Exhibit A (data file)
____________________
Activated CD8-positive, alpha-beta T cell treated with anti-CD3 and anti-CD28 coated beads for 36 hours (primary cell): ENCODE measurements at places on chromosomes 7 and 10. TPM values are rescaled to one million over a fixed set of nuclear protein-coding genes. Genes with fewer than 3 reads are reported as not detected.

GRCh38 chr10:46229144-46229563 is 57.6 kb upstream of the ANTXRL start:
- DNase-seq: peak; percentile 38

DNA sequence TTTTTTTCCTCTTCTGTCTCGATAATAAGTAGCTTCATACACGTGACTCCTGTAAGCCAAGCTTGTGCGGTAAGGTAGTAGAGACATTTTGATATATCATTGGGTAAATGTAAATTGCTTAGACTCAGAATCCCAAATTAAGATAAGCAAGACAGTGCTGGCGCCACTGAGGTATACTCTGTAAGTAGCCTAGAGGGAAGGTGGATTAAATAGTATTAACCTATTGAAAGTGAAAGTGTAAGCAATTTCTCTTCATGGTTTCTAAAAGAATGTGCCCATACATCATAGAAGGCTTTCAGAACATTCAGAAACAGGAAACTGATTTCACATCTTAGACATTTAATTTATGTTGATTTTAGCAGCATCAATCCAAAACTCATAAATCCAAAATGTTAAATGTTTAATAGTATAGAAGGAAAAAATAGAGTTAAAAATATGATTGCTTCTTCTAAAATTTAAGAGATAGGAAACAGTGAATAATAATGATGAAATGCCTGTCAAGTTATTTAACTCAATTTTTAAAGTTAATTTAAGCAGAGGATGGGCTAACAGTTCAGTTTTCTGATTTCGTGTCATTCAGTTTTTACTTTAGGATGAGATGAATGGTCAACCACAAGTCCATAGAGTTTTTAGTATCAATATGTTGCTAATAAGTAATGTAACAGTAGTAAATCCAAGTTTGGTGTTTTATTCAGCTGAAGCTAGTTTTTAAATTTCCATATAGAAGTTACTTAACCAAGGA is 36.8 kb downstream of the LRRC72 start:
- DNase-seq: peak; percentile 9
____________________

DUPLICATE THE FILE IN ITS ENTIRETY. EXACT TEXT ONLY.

Activated CD8-positive, alpha-beta T cell treated with anti-CD3 and anti-CD28 coated beads for 36 hours (primary cell): ENCODE measurements at places on chromosomes 7 and 10. TPM values are rescaled to one million over a fixed set of nuclear protein-coding genes. Genes with fewer than 3 reads are reported as not detected.

GRCh38 chr10:46229144-46229563 is 57.6 kb upstream of the ANTXRL start:
- DNase-seq: peak; percentile 38

DNA sequence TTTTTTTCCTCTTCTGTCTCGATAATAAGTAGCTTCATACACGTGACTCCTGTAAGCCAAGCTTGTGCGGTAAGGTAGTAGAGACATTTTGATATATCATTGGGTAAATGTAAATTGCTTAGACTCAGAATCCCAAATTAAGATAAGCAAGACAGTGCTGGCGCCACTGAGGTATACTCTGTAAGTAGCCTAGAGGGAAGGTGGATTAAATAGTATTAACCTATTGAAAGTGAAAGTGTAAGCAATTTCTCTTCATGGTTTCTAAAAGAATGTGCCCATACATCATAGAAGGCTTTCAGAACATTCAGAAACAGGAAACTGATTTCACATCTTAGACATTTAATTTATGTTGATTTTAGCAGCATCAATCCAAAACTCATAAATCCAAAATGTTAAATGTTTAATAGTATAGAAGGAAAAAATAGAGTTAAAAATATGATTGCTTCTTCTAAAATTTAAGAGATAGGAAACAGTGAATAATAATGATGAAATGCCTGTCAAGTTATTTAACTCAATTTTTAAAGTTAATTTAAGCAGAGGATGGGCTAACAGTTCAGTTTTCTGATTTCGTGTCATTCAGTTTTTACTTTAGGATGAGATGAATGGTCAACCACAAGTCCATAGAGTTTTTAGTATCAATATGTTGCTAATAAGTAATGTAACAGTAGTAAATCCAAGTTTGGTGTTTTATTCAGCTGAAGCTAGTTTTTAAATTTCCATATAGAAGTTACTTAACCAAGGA is 36.8 kb downstream of the LRRC72 start:
- DNase-seq: peak; percentile 9